The first haar of spring

“In the months of April and May, easterly winds, commonly called haars, usually blow with great violence, especially in the afternoons.”

From William Nimmo’s ‘A General History of Stirlingshire’ (1777)

It usually happens after the first run of blue-sky days in early spring.

Eyes itchy with pollen, faces aching from creasing them against the light, legs sore from bending to tend to a small garden. These bright days in April are rare, and although they are lengthening, what happens next shortens them.

It is slow, gentle even. It begins with a haze, a light sigh, and save a lungful of minutes and a growing breeze, white soon swallows blue. Sea and land, gone.

This is a cold coastal fog, known by those who experience it on the east coast of Scotland and Northern England as haar, hoar, or sometimes sea fret.

Haar, my favourite variant and the most commonly used in Scotland, is a breath of a word, beginning with an exhale, and ending with closed jaws. Reminiscent of the cloud itself.

The science of how the fog is formed seems simple. The North Sea stretches from the cliffs, crannies and castles of eastern Scotland over the horizon to Scandinavia. Haar happens when warmer spring air moves over the still-cool North Sea, causing it to condense into micro-beads of moisture. Then, an easterly wind pushes the sea fog inland.

Yet the essential facts of its formation can never quite capture the true feeling of the fog — watching it, walking through it, wondering.

It is thick as milk, light as a baby’s sigh. But it can also be quick, icy, bewildering, dangerous, and sometimes sinister.

Haar is the enemy of early spring days that bring the first real warmth of the year. It cuts short warm walks up slopes or beneath blossoms; it makes navigating the Forth Estuary a nightmare for ship captains and renders lighthouses next to useless.

But the fog also brings a murky and magical atmosphere, one that helps sell ghost tours and tell horrible histories, to Edinburgh as well as the coastal towns and low-lying landscapes nearby. In city streets, it confuses centuries, washing buildings and people in a timeless mist.

And in places like mine, on the estuary, fog spills into cul-de-sacs and between cars and over small hills from the sea.

Not even 200 metres high, our local slope is a minute thing. Yet it has power in association. It is part of a family of extinct volcanoes and volcanic plugs, hundreds of millions of years old, that circle this coast.

Bass Rock.

Arthur’s Seat.

North Berwick Law.

When the haar creeps into the Forth estuary in late afternoon, I sometimes watch from the window, as I’ve often watched the seasons pass by during these last few years. The crag goes first, its familiar outline erased in whiteness, then the distant trees. Each is picked away by the ghostly cloud, turning to grey, then gone altogether.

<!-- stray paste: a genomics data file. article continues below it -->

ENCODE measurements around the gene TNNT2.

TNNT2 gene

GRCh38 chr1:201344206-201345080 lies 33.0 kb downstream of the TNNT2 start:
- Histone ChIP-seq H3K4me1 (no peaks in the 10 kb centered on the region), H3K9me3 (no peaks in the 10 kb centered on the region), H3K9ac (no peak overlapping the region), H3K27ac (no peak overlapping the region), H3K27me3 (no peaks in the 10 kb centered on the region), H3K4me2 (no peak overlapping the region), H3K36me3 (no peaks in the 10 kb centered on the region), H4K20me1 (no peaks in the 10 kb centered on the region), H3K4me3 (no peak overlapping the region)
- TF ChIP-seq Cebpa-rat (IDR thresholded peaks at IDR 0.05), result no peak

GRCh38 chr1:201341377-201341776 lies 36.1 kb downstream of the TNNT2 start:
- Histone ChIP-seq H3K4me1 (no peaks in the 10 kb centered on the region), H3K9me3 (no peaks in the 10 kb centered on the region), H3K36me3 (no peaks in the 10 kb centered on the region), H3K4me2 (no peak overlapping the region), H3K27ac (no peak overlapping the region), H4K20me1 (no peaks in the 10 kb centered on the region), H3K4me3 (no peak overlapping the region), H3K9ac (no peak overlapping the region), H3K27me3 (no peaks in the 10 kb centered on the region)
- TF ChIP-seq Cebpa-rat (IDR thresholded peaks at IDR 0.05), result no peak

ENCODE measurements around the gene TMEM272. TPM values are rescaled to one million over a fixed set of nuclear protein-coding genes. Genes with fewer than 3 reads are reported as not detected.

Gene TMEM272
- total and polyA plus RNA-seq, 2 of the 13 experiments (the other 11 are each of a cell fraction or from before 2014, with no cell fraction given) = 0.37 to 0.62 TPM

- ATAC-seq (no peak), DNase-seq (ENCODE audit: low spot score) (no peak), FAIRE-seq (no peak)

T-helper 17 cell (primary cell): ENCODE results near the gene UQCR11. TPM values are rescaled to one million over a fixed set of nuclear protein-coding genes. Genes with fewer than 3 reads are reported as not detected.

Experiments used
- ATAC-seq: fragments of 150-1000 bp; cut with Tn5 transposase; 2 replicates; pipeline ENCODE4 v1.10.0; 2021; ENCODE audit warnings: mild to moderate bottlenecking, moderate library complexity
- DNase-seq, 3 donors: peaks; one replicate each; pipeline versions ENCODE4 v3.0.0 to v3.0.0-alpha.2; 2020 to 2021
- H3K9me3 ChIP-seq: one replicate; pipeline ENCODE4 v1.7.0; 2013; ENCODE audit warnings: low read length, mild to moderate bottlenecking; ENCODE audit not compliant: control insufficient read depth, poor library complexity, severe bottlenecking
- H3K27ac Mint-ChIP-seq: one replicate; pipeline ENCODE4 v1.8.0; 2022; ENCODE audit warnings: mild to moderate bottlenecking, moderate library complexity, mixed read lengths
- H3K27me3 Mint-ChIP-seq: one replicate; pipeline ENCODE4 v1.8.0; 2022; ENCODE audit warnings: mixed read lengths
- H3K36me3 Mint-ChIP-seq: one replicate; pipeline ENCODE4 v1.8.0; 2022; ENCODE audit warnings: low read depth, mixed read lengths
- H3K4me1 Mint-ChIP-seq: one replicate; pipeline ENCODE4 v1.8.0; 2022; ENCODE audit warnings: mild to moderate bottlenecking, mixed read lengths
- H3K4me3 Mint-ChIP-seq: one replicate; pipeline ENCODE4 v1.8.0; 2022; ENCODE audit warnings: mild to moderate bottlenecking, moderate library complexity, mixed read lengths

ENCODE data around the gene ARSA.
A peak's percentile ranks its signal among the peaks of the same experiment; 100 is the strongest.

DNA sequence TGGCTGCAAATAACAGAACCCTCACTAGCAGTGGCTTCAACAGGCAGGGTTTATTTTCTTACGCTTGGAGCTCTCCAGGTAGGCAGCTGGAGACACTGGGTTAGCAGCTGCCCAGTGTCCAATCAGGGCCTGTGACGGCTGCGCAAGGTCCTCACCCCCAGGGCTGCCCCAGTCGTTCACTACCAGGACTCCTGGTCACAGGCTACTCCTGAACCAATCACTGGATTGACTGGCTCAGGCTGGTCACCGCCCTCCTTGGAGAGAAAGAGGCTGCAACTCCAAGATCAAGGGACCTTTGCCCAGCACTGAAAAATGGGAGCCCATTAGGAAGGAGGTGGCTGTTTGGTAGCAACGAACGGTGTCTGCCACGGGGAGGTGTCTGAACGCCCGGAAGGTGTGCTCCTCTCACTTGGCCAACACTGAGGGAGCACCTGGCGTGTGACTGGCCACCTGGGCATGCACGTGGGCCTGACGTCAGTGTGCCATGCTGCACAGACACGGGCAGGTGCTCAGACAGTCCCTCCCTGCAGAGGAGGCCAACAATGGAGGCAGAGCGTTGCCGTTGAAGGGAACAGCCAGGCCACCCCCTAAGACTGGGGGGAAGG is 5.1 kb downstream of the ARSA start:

Somewhere in the distance, a horn sounds. Maybe a cruise ship anchored off the port of Leith, a tanker going to Grangemouth, or perhaps the heavy lift vessel we saw from the beach when the skies were clear, holding a platform.

Three huge metal columns reach into the heavens from its rusted body. A fossil from the North Sea oilfields. Hidden by the haar, it’s easier to turn your gaze — if not your ears — from what this giant remnant represents.

On cloudy spring mornings like this one, I think ahead to the summer. Haar has always been a part of my life on the east coast of Scotland during the warmer months.

But I wonder whether I’ll welcome it as frequently as I have in the years to come, or whether it will disappear, like it seems to be elsewhere in the world, as both air and sea continue to simmer their warnings.

Subscribe by email

Pop your email address below and you’ll receive a notification when there’s something new to read on this website about slower travel, switching off, and Scotland. I don’t use your details in any way.

2 responses to “The first haar of spring”

  1. I enjoyed this haar update. The Danish name for it, is ‘havgus’. It reminds of summer, by the harbour, you can’t see much and you feel the welcoming cold on your unprotected arms, as the seagulls swarm around to find a place to rest.

    • Thank you Nadja! That’s interesting — the word ‘haar’ is thought to come from the Old Norse, so I wonder whether there is some link here between the Danish and Scots words! I recognise that ‘welcoming cold’ very well. That’s a lovely way to put it, both a relief and a rawness at the end of a hot day.

Leave a reply

Fill in your details below or click an icon to log in: Logo

You are commenting using your account. Log Out /  Change )

Facebook photo

You are commenting using your Facebook account. Log Out /  Change )

Connecting to %s

Create a website or blog at